Wednesday, September 12, 2018
Making Sense of Your Tea Drinking
I recently read a comment on TeaDB that made me reflect on how to think about my puerh drinking. In the comment section of this article on justifying the purchase of shu puerh James places his tea drinking into logical categories with rationale as to what teas make most sense for each category. He states:
For me tea drinking falls into three basic categories. (1) Casual brews I drink/make for my wife. (2) Teas I drink gong-fu throughout the day. (3) Teas I drink with other people.
Ripe pu’erh tends to do very well in category 1 and depending on the audience category 3. It doesn’t make sense for me to be brewing something fancy for category 1 and for whatever reason I just about never want to drink ripe as my gong-fu session for the day. That just leaves category 3, and I’m not sure I’m at the point where I can justify fancier boutique ripe sheerly to serve guests. I’ll admit to having considered but I’m not quite there for myself. I also certainly wouldn’t fault the person who chooses to buy it.
For me, even a few years ago, my tea drinking was very very different but for the last year or two it has been pretty consistent mainly due to stable life circumstances. My tea drinking falls into (1) morning gongfu I drink/ make for wife and family. (2) Stored productions that I bring out of storage to drink with my family on a rare occasion. (3) Teas I drink with other people. (4) Everyday drinkers I one cup steep at work. (5) better teas I gong fu at work.
Over the last while category 1 tends to be aged sheng of increasingly decent quality but also can include shu puerh, Korean Balhyocha, or Oolong. My children regularly drink tea with us so I make sure it is of a certain base level of quality. My wife will not tolerate anything overly harsh or unusual and if its sheng, it better be aged. She has an increasingly discerning pallet when I’m gong fu brewing.
Category 2 tends to be sheng puerh that I have lesser quantities of and I am trying to hold on to-expensive or cheap, old or young. Usually, it has some quality of rareness to it preventing me from putting a cake into my regular rotation thereby preventing me from drinking through it on a day-to-day basis. It also has some level of quality to it, otherwise I would just drink through the cake in Category 4.
Category 3 tends to be similar to category 2 but is sometimes Darjeeling which my wife enjoys as well but that I rarely consume these days.
Category 4 tends to be a lot of factory sheng that I have acquired over the last year. If I’m simply looking for caffeine after lunch and my day is too busy to deeply appreciate such things it could be some lesser quality sheng that I have a sample cake of or some cheaper Menghai Factory stuff. If I’m feeling like something of better quality, I go up the quality ladder without hesitation. I will even consume fresh sheng samples as well at work.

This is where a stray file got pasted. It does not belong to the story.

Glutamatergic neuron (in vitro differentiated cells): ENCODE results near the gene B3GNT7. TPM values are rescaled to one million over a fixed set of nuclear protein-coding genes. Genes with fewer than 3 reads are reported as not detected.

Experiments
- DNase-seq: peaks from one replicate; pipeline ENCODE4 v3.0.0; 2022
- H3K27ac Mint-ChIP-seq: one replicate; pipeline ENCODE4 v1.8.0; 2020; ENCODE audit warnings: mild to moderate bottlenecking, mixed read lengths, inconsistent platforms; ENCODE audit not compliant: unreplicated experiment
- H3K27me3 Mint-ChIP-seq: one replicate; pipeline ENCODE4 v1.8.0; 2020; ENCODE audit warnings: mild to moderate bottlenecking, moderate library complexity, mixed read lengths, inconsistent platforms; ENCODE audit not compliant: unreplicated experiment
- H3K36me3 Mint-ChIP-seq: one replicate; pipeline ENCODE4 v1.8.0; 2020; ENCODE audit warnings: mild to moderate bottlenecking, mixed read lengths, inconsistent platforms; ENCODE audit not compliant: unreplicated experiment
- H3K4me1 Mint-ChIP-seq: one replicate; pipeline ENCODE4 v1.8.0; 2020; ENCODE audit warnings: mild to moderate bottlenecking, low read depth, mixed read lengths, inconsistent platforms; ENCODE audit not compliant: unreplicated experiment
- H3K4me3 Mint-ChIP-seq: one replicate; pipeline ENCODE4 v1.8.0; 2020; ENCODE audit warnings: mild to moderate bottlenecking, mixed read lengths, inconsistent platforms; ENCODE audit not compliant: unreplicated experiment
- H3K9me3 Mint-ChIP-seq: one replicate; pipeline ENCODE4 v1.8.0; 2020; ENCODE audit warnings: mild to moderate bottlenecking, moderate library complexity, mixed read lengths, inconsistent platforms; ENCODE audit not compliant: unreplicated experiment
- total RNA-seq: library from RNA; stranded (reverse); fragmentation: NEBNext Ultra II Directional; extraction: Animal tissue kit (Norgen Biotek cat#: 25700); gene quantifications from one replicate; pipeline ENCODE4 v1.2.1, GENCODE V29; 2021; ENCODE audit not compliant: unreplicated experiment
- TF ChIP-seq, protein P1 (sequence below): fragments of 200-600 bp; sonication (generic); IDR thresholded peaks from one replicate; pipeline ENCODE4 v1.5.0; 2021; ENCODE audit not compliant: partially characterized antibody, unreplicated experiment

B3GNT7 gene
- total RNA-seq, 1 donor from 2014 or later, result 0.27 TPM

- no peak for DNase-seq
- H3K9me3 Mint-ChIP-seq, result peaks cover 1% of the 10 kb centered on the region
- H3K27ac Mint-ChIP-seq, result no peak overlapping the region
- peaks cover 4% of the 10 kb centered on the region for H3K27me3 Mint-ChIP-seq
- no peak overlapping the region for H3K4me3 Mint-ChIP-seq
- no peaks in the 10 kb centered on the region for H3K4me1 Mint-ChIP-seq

Category 5 tends to be nicer aged sheng or samples where I can spend some time with and enjoy and often blog or write about.
Anyways, I think that helping to categorize your tea drinking is another way other than measuring your consumption that can help guide your future purchases. This is especially true if you consider yourself more of a puerh drinker rather than collector.
In my case, I have amassed enough tea to satisfy categories 2-4 over the past year and from years before. So, right now my buying is focused more on high quality drinkers that satisfy Category 1 and maybe for some more special stuff that satisfies Category 2 & 5. Currently, my generous onslaught of samples are satisfying these categories nicely without me dipping into my stored cakes. I am also wondering if I should take the plunge into buying more shu puerh? I really prefer sheng but my wife also enjoys shu and doesn’t really pay to much attention to weather its sheng or shu anyways, as long as its good. I also feel that my purchasing is slowing down because I have enough to last me many many years.
The tea that I select in each category is strongly influenced by harmonizing with the seasons or attempting to balance individual disharmonies.
I hope that this reflection has helped you evaluate your own drinking needs. I wonder what your drinking categories are and how that influences your purchasing, if at all?
Hummmm…. Something to meditate on…